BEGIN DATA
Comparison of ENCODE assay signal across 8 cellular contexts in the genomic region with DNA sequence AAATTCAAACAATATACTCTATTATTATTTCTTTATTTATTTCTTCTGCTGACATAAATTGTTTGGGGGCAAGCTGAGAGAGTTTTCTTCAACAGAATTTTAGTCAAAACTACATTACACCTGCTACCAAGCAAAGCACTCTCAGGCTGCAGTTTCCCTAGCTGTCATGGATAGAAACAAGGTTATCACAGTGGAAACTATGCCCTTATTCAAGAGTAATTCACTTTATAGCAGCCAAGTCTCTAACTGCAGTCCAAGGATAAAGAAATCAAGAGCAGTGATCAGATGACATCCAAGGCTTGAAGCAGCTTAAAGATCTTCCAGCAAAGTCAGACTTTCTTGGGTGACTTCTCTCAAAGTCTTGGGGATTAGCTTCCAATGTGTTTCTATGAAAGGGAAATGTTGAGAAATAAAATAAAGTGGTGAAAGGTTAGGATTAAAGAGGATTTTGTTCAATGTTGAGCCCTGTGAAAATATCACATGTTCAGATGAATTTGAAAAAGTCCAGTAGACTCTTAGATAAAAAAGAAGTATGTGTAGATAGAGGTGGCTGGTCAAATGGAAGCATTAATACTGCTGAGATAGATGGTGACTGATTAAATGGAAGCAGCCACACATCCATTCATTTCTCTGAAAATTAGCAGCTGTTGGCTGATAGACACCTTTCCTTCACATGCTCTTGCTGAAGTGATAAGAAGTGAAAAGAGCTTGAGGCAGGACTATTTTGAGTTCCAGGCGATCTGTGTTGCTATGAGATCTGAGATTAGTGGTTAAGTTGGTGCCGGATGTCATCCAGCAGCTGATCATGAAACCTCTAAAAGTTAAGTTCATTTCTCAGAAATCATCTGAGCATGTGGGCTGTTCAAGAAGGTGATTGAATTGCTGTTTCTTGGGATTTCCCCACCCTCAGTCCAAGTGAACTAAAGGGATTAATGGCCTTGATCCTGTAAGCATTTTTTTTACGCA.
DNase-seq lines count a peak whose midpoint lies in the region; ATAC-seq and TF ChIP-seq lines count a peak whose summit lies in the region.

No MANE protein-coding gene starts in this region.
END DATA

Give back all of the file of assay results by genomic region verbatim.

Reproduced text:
Comparison of ENCODE assay signal across 8 cellular contexts in the genomic region with DNA sequence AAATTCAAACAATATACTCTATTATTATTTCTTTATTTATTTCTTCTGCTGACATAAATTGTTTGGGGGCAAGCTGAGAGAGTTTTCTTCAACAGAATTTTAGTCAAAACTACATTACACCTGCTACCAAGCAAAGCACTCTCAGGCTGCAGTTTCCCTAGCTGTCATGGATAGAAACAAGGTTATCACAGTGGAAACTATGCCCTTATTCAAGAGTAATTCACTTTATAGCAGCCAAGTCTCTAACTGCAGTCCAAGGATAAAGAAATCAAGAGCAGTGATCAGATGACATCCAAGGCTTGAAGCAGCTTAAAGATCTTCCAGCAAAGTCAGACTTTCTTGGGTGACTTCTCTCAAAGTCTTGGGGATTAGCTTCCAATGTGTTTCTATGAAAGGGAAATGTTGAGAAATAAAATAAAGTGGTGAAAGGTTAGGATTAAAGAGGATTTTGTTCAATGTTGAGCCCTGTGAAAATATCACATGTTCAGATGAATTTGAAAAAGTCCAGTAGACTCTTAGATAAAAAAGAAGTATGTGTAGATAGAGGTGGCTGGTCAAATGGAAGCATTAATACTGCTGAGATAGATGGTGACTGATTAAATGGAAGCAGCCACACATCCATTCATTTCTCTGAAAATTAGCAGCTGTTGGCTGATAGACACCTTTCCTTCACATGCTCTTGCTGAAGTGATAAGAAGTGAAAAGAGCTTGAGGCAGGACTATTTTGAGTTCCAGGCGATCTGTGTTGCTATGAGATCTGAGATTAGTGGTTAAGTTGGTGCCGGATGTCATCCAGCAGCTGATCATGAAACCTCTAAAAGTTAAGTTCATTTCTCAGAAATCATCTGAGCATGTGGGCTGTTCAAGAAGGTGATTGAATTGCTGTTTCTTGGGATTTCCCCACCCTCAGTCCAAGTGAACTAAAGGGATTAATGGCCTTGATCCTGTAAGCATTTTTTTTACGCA.
DNase-seq lines count a peak whose midpoint lies in the region; ATAC-seq and TF ChIP-seq lines count a peak whose summit lies in the region.

No MANE protein-coding gene starts in this region.